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Friday, Aug. 29, 2014

Miner's wastewater treatment system in place

Sunday, December 23, 2012

(Photo)
Miner employees Marvin Hatton, public works supervisor, pictured left, and Chris Smith check the bulbs Friday for the ultraviolet lighting that kills bacteria before water is discharged from the city's new wastewater treatment system.
(Scott Welton, Staff)
MINER -- Thanks to voters and the city's tourism tax, Miner residents now have a top-notch wastewater treatment system without paying a dime more.

Norman Lambert, city engineer, said a lot of smaller communities are unable to afford some of the better solutions for meeting new standards for wastewater treatment passed down by the Missouri Department of Natural Resources from the Environmental Protection Agency.

"A lot of these smaller towns can't afford this ultraviolet system," Lambert said. "Usually what they use is a system that puts in chlorine tablets like a swimming pool."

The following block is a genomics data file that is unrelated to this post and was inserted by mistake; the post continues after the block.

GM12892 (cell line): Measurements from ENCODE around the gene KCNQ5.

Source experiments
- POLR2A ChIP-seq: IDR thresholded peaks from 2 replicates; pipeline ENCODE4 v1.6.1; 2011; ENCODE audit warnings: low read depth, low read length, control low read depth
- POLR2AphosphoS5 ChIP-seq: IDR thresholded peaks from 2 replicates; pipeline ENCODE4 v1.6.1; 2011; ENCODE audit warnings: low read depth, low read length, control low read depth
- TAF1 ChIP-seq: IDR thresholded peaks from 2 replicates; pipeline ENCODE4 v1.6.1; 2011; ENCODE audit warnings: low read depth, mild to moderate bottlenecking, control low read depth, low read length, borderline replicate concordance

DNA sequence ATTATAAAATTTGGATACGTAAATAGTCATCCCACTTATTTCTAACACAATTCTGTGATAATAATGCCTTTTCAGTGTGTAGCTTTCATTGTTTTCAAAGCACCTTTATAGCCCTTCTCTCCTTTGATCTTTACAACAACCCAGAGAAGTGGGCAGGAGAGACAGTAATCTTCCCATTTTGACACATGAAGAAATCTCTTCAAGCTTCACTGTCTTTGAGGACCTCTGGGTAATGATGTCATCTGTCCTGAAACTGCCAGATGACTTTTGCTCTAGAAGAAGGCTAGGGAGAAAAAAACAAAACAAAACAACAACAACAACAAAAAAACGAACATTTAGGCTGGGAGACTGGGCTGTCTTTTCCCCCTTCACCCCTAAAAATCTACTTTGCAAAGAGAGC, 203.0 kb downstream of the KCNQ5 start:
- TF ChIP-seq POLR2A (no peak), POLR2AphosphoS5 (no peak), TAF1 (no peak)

These systems require a basin where water can be held until the chlorine dissipates before it is discharged, he said.

But in November 2010, voters in Miner approved using 35 percent of tourism tax revenue for capital improvements and diverting 40 percent to the city's general fund enabling the city to put $1.4 million into a new lagoon and wastewater treatment equipment without any rate increase.

"We didn't want to go through the two steps of putting the chlorine in and then removing the chlorine," Lambert said. "The ultraviolet is just one step."

And wastewater treatment has enough steps already to ensure discharged water meets DNR's standards.

One feature of Miner's new system is alternating blowers that run on a timer, according to Lambert.

"They operate for two hours to put oxygen into the system at the first stage," he said. "Then they shut down and we have automatic valves that open and let the liquid into the second stage. In the second stage oxygen is mixed with it but it also has what is called an ionic curtain that separates the last cell which is a stilling cell. The majority of liquid there is just clear water but if there is any sludge left, that last cell lets it fall out."

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